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Humanities 2018, 7(4), 108; https://doi.org/10.3390/h7040108

Charles Olson’s ‘Projective Verse’ and the Inscription of the Breath

Corpus Christi College, University of Cambridge, Cambridge CB2 1RH, UK
Received: 9 September 2018 / Revised: 28 September 2018 / Accepted: 25 October 2018 / Published: 1 November 2018
(This article belongs to the Special Issue The Anatomy of Inscription)
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PDF [265 KB, uploaded 1 November 2018]

Abstract

Charles Olson’s hugely influential essay-manifesto ‘Projective Verse’ is usually understood as proposing a close - and a necessary—link between poetry and body. Some account of Olson’s as a ‘poetics of embodiment’ or a ‘breath-poetics’ is almost ubiquitous in the extant criticism, yet what this might actually mean or imply for poetry and poetry-reading remains unclear. ‘Projective Verse’ is deeply ambivalent about print, seeing in it the ‘closed verse’ Olson looked to replace, while simultaneously idealising the typed-and-printed page as the only medium for the supposed immediacy of the poet’s breath. This essay contends that Olson’s lionisation of the typewriter is accompanied by a suppressed inscriptional register—a concern with carving and engraving—and asks what the substrate hosting this inscription might be. The aims of the piece are twofold: to demonstrate that ‘Projective Verse’ contains a logic of inscription which has gone severely underappreciated; and to argue that this logic runs up against the much better-documented logic of poetic embodiment via the breath in such a way as to deeply trouble criticism’s rather murky understanding of what that latter logic implies, both in Olson’s specific case and for poetry more generally. View Full-Text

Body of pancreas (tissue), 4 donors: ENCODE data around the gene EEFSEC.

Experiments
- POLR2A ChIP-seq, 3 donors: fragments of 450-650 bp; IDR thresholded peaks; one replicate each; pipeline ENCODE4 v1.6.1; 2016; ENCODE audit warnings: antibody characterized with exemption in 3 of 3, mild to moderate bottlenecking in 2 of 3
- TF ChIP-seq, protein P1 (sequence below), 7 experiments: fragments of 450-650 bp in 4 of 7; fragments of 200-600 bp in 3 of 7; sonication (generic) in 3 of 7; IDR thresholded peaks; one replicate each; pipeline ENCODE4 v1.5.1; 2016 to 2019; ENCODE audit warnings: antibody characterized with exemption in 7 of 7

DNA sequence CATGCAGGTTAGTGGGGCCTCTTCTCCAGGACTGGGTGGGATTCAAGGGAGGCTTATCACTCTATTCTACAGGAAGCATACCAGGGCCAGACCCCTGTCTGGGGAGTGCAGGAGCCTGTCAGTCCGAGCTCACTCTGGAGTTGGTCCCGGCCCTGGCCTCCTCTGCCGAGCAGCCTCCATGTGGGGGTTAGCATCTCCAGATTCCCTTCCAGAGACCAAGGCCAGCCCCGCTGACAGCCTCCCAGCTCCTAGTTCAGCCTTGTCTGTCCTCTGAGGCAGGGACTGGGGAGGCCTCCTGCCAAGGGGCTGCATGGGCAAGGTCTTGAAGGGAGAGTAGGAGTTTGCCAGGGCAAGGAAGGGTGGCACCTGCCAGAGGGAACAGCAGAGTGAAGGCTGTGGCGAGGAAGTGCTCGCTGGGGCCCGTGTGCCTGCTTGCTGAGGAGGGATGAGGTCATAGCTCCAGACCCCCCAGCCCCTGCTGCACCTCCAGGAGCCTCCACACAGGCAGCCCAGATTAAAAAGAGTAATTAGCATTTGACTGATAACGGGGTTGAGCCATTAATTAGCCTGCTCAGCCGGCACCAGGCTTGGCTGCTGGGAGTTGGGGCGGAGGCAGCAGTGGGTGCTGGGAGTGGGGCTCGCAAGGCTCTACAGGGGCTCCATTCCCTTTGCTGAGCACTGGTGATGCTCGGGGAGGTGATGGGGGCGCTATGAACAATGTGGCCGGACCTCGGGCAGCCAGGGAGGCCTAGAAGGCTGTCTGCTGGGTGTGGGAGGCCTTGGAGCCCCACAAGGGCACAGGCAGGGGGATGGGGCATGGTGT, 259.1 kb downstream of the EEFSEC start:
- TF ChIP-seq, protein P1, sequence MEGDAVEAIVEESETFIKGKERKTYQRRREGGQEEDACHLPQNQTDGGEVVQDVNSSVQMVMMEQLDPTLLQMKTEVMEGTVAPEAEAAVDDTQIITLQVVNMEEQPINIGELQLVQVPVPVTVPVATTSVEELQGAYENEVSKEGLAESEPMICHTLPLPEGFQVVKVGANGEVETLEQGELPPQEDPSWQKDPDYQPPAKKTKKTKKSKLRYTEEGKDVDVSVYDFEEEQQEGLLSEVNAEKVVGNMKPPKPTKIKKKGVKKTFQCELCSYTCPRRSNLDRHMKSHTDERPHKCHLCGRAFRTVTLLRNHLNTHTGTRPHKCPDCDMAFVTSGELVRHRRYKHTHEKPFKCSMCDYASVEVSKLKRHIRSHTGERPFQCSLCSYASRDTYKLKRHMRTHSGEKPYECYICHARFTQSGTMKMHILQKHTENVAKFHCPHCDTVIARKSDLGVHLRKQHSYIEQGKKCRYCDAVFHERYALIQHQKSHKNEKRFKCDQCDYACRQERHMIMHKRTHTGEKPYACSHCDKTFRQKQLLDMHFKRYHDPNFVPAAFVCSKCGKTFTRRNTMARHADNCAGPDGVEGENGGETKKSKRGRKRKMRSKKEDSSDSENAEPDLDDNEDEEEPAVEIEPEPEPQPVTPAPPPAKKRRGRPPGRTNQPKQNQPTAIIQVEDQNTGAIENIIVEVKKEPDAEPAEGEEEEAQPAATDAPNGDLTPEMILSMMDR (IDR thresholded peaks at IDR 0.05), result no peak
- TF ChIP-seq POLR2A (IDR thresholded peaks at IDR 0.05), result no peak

Keywords: Charles Olson; breath; projective; poetics; inscription; ideogram; anti-art Charles Olson; breath; projective; poetics; inscription; ideogram; anti-art
This is an open access article distributed under the Creative Commons Attribution License which permits unrestricted use, distribution, and reproduction in any medium, provided the original work is properly cited (CC BY 4.0).
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Gillott, B.C. Charles Olson’s ‘Projective Verse’ and the Inscription of the Breath. Humanities 2018, 7, 108.

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